Gerard McCann’s Ireland’s Economic History: Crisis and Development in the North and South provides a definitive history of the Irish economy which, in contrast to most economic analysis of Ireland, investigates the development of the island economy as a whole, north and south.
Crisis and Development in the North and South
History of the Irish economy from the famine to the neo-liberal ‘celtic tiger’ model. Concludes with proposals to end Ireland’s current economic woes.
“An outstanding critique of the management of the Irish economy over two centuries. For anyone interested in understanding why Ireland is in the state it is in: read it.
Continuing the new ‘Future of World Capitalism’ series Costas Panayotakis’s, Remaking Scarcity: From Capitalist Inefficiency to Economic Democracy looks at the failure of orthodox economics and how a post-capitalist economy might be organised, with the principle of economic democracy at its core.
You can watch Costas discussing the political and economic crisis in Greece with Amy Goodman on Democracy Now! here:
We also recommend a visit to ZNet to read Costas’s article on the Arab Spring and other recent protests.
From Capitalist Inefficiency to Economic Democracy
Costas Panayotakis. Foreword by Joel Kovel
Powerful challenge to the current neoliberal economic orthodoxy. Asserts that economic democracy should be the new guiding principle for humanity.
“This book combines theoretical boldness and the determination to extend Marxian theory. It deserves to be read as another impressive product of the global rethinkings of Marxism now engaged in building a Marxism for the twenty-first century.” – Richard D. Wolff, Professor of Economics Emeritus, University of Massachusetts, Amherst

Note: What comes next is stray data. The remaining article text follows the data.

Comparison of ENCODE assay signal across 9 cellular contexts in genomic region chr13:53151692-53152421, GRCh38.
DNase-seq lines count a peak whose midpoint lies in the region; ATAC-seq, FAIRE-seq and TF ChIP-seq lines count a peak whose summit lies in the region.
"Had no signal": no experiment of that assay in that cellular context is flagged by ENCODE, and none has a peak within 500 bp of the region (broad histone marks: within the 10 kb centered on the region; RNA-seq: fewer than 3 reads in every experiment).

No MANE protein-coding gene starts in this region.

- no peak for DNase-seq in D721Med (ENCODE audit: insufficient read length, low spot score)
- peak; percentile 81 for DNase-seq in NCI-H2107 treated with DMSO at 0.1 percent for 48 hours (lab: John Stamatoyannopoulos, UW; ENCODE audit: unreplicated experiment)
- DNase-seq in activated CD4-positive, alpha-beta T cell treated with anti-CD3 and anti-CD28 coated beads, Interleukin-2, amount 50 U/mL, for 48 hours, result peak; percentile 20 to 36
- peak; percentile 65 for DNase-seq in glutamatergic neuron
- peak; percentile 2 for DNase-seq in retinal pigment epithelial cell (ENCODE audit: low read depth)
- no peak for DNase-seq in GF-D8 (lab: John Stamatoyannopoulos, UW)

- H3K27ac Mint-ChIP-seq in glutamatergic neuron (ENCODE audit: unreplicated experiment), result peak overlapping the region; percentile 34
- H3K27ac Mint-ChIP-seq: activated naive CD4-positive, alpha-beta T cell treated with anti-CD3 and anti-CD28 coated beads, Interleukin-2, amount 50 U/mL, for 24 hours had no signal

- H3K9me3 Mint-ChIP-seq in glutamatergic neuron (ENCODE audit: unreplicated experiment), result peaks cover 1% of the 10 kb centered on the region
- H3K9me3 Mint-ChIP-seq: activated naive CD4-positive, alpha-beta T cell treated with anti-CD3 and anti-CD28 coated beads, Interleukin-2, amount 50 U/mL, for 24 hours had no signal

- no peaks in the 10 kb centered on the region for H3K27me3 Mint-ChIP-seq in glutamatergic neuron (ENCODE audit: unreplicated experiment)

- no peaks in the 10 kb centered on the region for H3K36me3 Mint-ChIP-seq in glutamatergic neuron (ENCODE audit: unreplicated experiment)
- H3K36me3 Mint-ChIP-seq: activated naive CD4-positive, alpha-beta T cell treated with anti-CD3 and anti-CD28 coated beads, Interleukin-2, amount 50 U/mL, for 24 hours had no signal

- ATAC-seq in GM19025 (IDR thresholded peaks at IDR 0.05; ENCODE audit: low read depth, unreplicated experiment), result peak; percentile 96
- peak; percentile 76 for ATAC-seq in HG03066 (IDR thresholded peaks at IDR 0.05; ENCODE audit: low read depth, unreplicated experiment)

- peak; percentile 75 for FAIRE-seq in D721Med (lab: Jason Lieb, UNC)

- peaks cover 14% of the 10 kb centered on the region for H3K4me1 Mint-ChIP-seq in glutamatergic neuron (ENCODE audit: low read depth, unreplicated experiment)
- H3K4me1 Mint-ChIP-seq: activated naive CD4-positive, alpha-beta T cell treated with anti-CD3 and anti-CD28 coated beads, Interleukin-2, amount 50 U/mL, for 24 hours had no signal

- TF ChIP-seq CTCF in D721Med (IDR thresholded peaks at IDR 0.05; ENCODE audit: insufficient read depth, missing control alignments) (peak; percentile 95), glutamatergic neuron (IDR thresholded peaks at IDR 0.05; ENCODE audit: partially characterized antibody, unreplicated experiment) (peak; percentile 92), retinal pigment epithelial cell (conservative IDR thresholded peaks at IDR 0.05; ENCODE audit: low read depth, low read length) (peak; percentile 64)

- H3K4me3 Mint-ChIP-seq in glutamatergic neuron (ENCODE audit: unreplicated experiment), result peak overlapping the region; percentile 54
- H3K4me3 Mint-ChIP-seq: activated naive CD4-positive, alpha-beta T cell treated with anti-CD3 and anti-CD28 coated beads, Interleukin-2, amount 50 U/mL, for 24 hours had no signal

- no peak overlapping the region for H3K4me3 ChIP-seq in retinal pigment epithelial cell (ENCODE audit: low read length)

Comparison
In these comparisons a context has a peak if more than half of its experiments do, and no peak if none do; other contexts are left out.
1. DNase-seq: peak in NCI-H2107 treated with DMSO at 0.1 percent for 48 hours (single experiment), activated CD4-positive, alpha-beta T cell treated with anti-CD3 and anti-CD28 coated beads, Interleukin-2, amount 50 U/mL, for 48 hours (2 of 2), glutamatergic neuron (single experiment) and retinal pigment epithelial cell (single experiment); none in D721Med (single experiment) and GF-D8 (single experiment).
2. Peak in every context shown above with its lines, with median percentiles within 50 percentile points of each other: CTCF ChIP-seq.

“Capitalist-produced scarcity proves to be an extraordinarily enlightening vantage point from which to analyse both capitalism and its socialist alternatives. Panayotakis’s book provides an extremely scholarly, insightful and well-argued contribution – with ecology and feminism given the attention often denied them – to this crucially important literature. Highly Recommended!” – Bertell Ollman, Department of Politics, New York University, author of Dance of the Dialectic: Marx’s Method and other works
Gareth Dale edits the collection of essays First the Transition, then the Crash: Eastern Europe in the 2000s, which looks at the disastrous neo-liberal experiment in eastern Europe.
Visit International Socialism to read a review of Gareth’s work which argues that “he has staked out a claim as a major influence on our interpretation of events in the second half of the 20th century in Europe.”
Eastern Europe in the 2000s
Edited by Gareth Dale
Comprehensive survey of the economic crisis in eastern europe. Detailed analysis outlines failings of the neoliberal capitalist model in the region.